Winter must haves and efficient cleaning systems

Kaesi2020

Chirping
Premium Feather Member
Hi all, I am curious what everyone feels are their must have items for chicken keeping in the winter. I'm already realizing I need to start bringing my gloves out to the coop with me in the morning...what else do you do to make the morning wake up/night chicken procedures more bearable in cold weather?

Also in terms of daily chicken keeping, what do you all use for tidying the coop? Do you use buckets, garbage cans, etc.? I'm wondering what kind of supplies work best for you that you suggest to others for efficiency/ease.
 

Sally PB

Songster
Premium Feather Member
Aug 7, 2020
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Belding, MI
For the daily "scooping" I use a cat litter sifting scoop. I can scoop poop off the poop board (which has 3/8-1/2 inch of PDZ on it), shake it gently so the excess PDZ falls out, and then drop the poop into a bucket. Takes all of about a minute.

I have been bringing the food bowl inside the last week or so. The bowl sits in a 10x16x6 Rubbermaid container. The Rubbermaid container keeps scratched up dirt/shavings/leaves out of the food, and a couple of fist-sized rocks make the whole thing tip-proof. Put the lid on, carry inside. In the morning, fill up the bowl, take the whole thing back out. Since it sat inside all night, it's not freezing cold.

I use a gallon milk jug as a waterer. I cut a large hole out of the side opposite the handle. The hole is big enough for the chickens to get their head into, without scraping their comb/wattles. The bottom of the hole is about 4" up from the bottom of the jug, so it holds two or three cups of water. It sits on some bricks, about 6" off the ground, and I strung a bungee cord through the handle so I could secure it to the fence. At night, I take it out of the run, dump out any water, and bring it inside. I take it out empty in the morning, along with a jug of tepid water. Set it up, fill it up. (I am thinking of getting a heated waterer. We'll see.)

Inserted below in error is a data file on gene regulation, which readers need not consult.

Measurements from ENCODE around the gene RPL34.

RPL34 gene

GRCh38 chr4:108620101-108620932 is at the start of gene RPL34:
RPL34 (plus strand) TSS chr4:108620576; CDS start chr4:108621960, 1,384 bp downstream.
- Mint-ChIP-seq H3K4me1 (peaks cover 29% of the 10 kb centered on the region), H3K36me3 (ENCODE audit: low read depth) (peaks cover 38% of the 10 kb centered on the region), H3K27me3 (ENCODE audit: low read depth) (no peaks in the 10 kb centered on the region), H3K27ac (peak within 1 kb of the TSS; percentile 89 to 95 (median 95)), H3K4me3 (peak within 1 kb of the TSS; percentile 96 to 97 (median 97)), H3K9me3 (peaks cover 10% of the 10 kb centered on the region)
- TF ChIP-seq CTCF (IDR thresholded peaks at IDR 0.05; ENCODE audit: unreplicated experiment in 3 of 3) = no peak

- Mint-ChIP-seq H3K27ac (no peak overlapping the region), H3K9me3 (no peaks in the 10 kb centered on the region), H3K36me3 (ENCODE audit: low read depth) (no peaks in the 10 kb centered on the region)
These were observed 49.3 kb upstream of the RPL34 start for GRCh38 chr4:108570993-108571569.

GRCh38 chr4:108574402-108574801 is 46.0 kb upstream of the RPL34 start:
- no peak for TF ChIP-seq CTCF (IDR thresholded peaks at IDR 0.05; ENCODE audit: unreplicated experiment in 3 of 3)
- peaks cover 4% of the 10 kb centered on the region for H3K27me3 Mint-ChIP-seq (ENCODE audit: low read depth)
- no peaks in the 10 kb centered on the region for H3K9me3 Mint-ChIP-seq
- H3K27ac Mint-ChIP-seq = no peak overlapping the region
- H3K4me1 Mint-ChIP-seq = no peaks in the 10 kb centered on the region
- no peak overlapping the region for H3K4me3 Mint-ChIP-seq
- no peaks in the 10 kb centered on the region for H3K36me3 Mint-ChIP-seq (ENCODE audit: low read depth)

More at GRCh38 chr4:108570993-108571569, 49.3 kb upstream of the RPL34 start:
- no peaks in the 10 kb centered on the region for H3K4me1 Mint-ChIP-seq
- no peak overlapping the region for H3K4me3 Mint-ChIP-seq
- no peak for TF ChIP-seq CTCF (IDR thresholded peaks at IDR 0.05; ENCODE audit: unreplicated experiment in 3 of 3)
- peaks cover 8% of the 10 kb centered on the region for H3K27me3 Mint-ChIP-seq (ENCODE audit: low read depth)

Then I open the pop door and greet another wonderful day with my chickens. :)
 

Folly's place

Enabler
Sep 13, 2011
21,778
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southern Michigan
I'm all about making things as easy as possible, and maybe have more birds than you do (currently 45) so this may or may not be helpful.
Barn boots! The tall Muck Boot brand, warm and comfortable, last years, and worth every dime! Gloves, yes, and either coveralls or long johns under jeans, and a warm jacket and hood or hat. Cold weather is manageable when you dress for it!
We have an all -weather hydrant next to the coop for water, and two heated bases for three gallon waterers in the coop. Also a black rubber water dish out next to the hydrant for when the birds are free ranging. And a heated dog bowl at the barn for them, and for the barn cat.
Multiple full feeders in the coop and roofed run. Bags of feed in metal garbage cans in the coop.
Deep shavings as litter, cleaned out in spring and fall, and some added as needed. Scattering some goodies around on it gets the birds to scratch in it and turn it over.
A small light that's on a timer, 4am to 8am every day.
Gathering eggs as often as possible in really cold weather, before they freeze.
Vinyl sheeting over the lower seven feet of the run walls for winter. It stays warmer than ambient in there, still with plenty of ventilation.
Mary
 

rosemarythyme

Crossing the Road
Jul 3, 2016
12,537
23,238
792
WA, Pac NW
My Coop
Gloves, gloves and more gloves. I don't really change too much in the winter overall - I plan my coop cleanouts for Oct and April so no need to do any real cleaning. A dog pooper scooper, cat litter scooper and a 5 gal bucket take care of daily poop clean up. A gallon jug brings water out to my heated waterer.

If there's snow then I take a broom and shovel with me - broom the netting overhead so the snow falls through, then shovel paths in the run so the girls still have some outside space to use (their pampered little feet refuse to step on snow).
 

Kaesi2020

Chirping
Premium Feather Member
For the daily "scooping" I use a cat litter sifting scoop. I can scoop poop off the poop board (which has 3/8-1/2 inch of PDZ on it), shake it gently so the excess PDZ falls out, and then drop the poop into a bucket. Takes all of about a minute.